A few days ago, the ENSG hosted a media parley to report its activities of the past year. Glowing as the remarks were, the reality pales in comparison. It was also curious to see the administration’s preference for national media instead of local practitioners who can properly contextualize the issues in the State and share honest feedback with the government.

Communication and Stakeholder Engagement


The media in Enugu seem to have been relegated to disseminating information from the government, instead of working as partners in development for engaging and receiving feedback from citizens. The seeming disregard for proper stakeholder engagement at the local level has been evident throughout the year, and its negative effect can be seen in the reaction of residents to policies implemented without their consent or awareness, in some cases. From the protests that erupted as a consequence of the handling of the sit-at-home ban to the new lawsuit lodged by the traders of the demolished Ogige market, adequate engagement would have diffused the tensions and opposition to the policies.

Our people say: “Ewopu nkita akpirhi ma egosighi ya, o’ chee na itulu ya mbo.” (When you remove a tick from a dog’s body, you show the dog the tick, or else it may assume that you pinched it.)

Policy communication and stakeholder engagement have to take priority over political rhetoric and media posturing. It is only respectful that leaders and government work in partnership with citizens.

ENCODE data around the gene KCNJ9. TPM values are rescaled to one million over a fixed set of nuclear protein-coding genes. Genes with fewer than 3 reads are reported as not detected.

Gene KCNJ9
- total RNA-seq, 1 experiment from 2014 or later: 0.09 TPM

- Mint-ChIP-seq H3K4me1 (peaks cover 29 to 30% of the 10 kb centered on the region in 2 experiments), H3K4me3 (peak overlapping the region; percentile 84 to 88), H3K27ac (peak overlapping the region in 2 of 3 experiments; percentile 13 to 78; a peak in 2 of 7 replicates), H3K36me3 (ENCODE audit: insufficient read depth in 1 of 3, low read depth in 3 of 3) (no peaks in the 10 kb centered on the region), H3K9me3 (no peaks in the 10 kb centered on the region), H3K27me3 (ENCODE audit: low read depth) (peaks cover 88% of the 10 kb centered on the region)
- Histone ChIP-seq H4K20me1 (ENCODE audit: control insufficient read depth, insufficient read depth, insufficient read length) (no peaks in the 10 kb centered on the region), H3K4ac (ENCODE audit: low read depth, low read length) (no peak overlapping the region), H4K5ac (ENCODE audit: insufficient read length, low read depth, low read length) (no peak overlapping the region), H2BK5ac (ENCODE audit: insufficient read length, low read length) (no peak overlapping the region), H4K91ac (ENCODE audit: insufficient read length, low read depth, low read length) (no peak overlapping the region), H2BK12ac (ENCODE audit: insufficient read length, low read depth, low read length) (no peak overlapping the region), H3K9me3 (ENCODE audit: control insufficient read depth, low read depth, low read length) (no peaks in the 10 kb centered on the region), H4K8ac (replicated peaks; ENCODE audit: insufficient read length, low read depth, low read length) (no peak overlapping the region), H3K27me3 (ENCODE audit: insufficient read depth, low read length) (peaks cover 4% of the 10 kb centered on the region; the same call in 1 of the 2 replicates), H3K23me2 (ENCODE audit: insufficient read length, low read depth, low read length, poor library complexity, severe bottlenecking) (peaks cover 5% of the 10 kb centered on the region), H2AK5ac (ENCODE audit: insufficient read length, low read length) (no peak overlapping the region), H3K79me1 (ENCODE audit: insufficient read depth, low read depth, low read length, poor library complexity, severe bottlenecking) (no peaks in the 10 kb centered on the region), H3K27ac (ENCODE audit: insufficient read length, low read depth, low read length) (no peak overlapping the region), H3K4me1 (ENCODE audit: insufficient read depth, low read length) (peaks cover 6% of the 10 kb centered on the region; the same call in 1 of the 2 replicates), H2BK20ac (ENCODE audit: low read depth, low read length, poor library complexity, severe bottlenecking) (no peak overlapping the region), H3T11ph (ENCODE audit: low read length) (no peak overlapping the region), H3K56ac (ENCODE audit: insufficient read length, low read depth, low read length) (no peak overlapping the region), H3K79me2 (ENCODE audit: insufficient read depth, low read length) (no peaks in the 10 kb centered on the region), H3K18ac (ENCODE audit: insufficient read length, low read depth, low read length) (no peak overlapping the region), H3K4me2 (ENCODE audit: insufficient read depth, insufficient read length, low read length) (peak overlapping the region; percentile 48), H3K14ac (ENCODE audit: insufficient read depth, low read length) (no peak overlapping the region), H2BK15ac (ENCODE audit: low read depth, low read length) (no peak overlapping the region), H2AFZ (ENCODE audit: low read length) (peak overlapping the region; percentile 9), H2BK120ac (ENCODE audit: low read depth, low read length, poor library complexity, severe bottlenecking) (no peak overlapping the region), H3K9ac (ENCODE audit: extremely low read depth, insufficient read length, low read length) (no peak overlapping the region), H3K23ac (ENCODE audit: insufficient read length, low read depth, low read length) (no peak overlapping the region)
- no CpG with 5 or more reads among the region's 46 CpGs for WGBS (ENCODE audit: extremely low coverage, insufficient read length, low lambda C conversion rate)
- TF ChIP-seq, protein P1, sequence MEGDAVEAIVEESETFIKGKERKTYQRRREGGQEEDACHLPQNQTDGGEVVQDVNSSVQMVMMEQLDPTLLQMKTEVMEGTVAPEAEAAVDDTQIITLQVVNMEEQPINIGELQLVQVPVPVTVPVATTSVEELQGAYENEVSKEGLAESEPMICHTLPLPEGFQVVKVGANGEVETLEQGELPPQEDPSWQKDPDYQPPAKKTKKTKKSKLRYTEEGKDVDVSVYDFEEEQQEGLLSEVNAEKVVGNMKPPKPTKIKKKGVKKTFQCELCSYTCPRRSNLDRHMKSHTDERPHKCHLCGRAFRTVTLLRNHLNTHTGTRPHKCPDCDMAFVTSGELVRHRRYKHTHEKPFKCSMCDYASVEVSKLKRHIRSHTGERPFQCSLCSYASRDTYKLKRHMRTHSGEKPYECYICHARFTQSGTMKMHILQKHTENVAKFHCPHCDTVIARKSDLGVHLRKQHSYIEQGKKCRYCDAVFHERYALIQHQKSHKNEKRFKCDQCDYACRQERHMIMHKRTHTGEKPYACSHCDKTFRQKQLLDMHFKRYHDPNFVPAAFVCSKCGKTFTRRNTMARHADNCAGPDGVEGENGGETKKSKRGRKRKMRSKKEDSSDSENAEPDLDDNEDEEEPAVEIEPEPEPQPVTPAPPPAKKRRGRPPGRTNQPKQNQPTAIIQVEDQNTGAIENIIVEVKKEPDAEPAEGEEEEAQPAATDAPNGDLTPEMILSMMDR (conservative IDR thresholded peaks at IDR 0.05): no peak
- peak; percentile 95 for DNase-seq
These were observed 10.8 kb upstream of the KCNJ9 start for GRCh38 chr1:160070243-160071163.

Noteworthy activities

There have no doubt been marked improvements in the areas of waste management, although densely populated areas such as Emene and Abakpa, as well as the satellite towns of Nsukka and Awgu, still require urgent attention. As I shared in the past, working with neighbourhood and market associations across the state will go a long way in sustaining the desired hygiene within communities.

There are also noticeable efforts at repairing some pothole-infested roads in the Enugu metropolis. While there is a need for improvement in the repair turnaround time, this approach to maintenance should be intensified and replicated across the state. Most importantly, attention must be paid to the quality and durability of these roads.

The payments of pension and salaries have also been reported to be regular, albeit, inadequate to cover basic expenses in the current economy.

However, the policy direction and areas of focus of the administration remain disturbing.